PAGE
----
24 Hours That Changed The World:
Today, as we continue our journey through the last 24 hours of Jesus’ life, we come to what would appear to be the final scene in the story: the crucifixion.
Having finally arrived at their destination, Golgotha, which means, literally, “Skull Hill” – an outcropping of rock just outside the city walls – the soldiers quickly and brutally execute their task by nailing Jesus to the crossbeam Simon of Cyrene has carried for him, and hoisting him up, attaching the crossbeam to the upright.
As we confront this scene, we are forcibly reminded of something we often forget: before the cross became a piece of jewelry we wear around our necks, become it became a brass centerpiece on an altar, before it became the symbol of the Christian faith through the ages and throughout the world, the cross was a cruel instrument of Roman terror, the ancient equivalent of a gallows or a guillotine.
n fact, crucifixion was so cruel a means of execution it was not used for all criminals, but only certain criminals, those who had threatened or disturbed Roman order, such as runaway slaves or rebel insurgents. As a social deterrent, it was as public as possible, in such a place so as to say: “Threaten Rome and this is where you will wind up.”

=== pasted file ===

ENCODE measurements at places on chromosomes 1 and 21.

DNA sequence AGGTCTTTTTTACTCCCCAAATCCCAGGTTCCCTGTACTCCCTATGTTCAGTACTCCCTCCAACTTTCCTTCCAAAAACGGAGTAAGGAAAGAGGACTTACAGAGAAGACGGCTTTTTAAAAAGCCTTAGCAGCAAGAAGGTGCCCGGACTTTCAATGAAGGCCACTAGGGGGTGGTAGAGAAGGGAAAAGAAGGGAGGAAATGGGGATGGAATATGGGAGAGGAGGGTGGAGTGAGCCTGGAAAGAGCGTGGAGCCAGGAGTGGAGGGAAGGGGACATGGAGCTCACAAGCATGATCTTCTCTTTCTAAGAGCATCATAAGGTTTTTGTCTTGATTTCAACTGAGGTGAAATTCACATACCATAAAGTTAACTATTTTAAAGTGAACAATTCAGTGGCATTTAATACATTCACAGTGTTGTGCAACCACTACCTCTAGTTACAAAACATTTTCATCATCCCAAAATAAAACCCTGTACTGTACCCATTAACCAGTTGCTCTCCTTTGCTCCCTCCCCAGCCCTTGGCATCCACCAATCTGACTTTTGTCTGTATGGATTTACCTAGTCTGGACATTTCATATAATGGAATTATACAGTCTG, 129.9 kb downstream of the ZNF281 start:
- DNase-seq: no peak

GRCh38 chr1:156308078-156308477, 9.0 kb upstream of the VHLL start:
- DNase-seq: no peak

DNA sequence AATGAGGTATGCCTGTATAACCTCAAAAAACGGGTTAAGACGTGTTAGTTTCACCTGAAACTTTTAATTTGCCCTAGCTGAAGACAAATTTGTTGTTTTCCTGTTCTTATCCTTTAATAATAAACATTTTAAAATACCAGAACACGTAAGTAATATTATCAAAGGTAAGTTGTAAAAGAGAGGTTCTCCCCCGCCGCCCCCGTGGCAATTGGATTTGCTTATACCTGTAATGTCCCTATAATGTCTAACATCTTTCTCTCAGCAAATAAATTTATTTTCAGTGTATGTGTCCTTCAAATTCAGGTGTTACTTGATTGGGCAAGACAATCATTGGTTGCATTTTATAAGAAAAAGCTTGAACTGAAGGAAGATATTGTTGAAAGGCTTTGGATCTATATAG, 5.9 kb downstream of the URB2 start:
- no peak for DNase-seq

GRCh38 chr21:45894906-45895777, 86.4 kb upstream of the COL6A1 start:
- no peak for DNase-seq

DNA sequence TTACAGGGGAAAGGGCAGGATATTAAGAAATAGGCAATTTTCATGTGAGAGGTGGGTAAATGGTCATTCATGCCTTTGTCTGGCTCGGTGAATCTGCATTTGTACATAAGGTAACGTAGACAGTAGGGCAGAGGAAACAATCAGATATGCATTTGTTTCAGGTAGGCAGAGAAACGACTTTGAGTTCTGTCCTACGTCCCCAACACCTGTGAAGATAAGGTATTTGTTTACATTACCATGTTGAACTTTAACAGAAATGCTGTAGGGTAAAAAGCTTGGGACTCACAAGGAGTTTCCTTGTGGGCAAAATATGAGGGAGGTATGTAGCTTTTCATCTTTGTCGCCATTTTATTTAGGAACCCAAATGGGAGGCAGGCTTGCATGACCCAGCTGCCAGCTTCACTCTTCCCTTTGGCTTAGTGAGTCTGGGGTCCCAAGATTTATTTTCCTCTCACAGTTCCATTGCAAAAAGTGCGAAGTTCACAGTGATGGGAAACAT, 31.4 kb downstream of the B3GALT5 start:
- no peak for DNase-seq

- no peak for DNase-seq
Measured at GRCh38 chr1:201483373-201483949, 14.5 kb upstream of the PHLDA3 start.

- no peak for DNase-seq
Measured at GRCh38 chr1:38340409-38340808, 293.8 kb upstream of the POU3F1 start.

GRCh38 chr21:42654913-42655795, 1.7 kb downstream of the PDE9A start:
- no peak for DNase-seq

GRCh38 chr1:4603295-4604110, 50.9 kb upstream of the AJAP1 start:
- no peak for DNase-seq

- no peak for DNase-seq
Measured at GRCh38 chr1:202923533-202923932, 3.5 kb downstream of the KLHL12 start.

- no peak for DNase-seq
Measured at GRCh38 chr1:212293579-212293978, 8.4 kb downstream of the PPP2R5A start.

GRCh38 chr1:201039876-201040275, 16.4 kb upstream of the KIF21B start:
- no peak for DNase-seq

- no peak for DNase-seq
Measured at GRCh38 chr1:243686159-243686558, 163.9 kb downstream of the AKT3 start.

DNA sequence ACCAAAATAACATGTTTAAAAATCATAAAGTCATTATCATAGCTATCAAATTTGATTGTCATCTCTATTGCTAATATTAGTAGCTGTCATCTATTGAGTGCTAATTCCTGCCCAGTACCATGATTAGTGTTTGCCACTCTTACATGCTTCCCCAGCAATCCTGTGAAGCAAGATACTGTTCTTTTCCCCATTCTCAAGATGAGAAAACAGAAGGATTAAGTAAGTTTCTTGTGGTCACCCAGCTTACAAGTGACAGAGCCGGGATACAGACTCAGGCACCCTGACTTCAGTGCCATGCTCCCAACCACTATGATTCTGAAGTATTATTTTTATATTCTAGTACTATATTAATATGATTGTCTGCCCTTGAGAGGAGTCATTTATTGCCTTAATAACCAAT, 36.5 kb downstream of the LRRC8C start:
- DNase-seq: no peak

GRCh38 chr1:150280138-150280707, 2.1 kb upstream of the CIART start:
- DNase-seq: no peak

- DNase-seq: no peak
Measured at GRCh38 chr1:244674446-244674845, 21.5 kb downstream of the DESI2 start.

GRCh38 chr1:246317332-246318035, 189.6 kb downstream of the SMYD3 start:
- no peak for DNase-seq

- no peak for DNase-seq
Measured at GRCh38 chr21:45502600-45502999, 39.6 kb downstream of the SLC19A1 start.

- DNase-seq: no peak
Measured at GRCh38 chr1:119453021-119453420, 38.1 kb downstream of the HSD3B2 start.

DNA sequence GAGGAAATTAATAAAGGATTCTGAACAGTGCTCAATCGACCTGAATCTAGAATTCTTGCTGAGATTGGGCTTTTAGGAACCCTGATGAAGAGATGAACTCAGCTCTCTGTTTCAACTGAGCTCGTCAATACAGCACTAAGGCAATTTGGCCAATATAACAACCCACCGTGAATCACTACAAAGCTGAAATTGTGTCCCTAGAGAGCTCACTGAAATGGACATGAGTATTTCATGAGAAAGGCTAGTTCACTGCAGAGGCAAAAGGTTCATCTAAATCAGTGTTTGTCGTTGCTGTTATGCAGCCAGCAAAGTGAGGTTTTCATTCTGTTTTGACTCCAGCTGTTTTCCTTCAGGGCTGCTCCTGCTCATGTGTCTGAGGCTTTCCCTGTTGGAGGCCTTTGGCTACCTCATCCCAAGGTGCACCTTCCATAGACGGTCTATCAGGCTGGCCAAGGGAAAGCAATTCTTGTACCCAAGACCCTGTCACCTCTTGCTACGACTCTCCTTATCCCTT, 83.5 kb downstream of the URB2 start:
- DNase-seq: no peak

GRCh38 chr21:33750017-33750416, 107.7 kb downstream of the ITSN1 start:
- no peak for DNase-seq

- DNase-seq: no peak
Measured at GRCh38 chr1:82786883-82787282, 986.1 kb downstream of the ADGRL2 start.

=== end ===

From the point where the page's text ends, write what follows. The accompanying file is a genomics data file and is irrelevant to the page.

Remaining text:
For example, following the slave rebellion under Spartacus in 73-71 BC, mass crucifixions followed. To deter other slaves from revolting, the Roman General Marcus Licinius Crassus crucified 6,000 of Spartacus’ men along the Appian Way from Capua to Rome.
The goal of Roman crucifixion was not just to humiliate the criminal (they were crucified naked), or even to kill them quickly, but to make them suffer the maximum amount of pain over the maximum amount of time. After death, it was generally forbidden to remove the body from the cross, but to mutilate and dishonor the body of the condemned by leaving it to be consumed by vultures or wild dogs, a grave dishonor.
Despite its frequent use by the Romans, its cruelty did not escape even some of their eminent statesmen. Seneca said that if you knew there was a likelihood you would be arrested and crucified, it was better to commit suicide. Cicero called crucifixion the “extreme and ultimate punishment of slaves” and the “cruelest and most disgusting penalty.” The Jewish historian Josephus called it “the most pitiable of deaths.” Among the Jews, it was forbidden as a means of execution.
Despite all that he had said and done, the fact that Jesus had died in such a vile way is THE shocking fact that colored all subsequent interpretation.
For example, a mere 20 years later, the first one to write, the Apostle Paul, wrote in his 1st Letter to the Corinthians:
“God didn’t send me out to collect a following for myself, but to preach the Message of what he has done, collecting a following for him. And he didn’t send me to do it with a lot of fancy rhetoric of my own, lest the powerful action at the center—Christ on the Cross—be trivialized into mere words.”
The Message that points to Christ on the Cross seems like sheer silliness to those hellbent on destruction, but for those on the way of salvation it makes perfect sense. This is the way God works, and most powerfully as it turns out . . .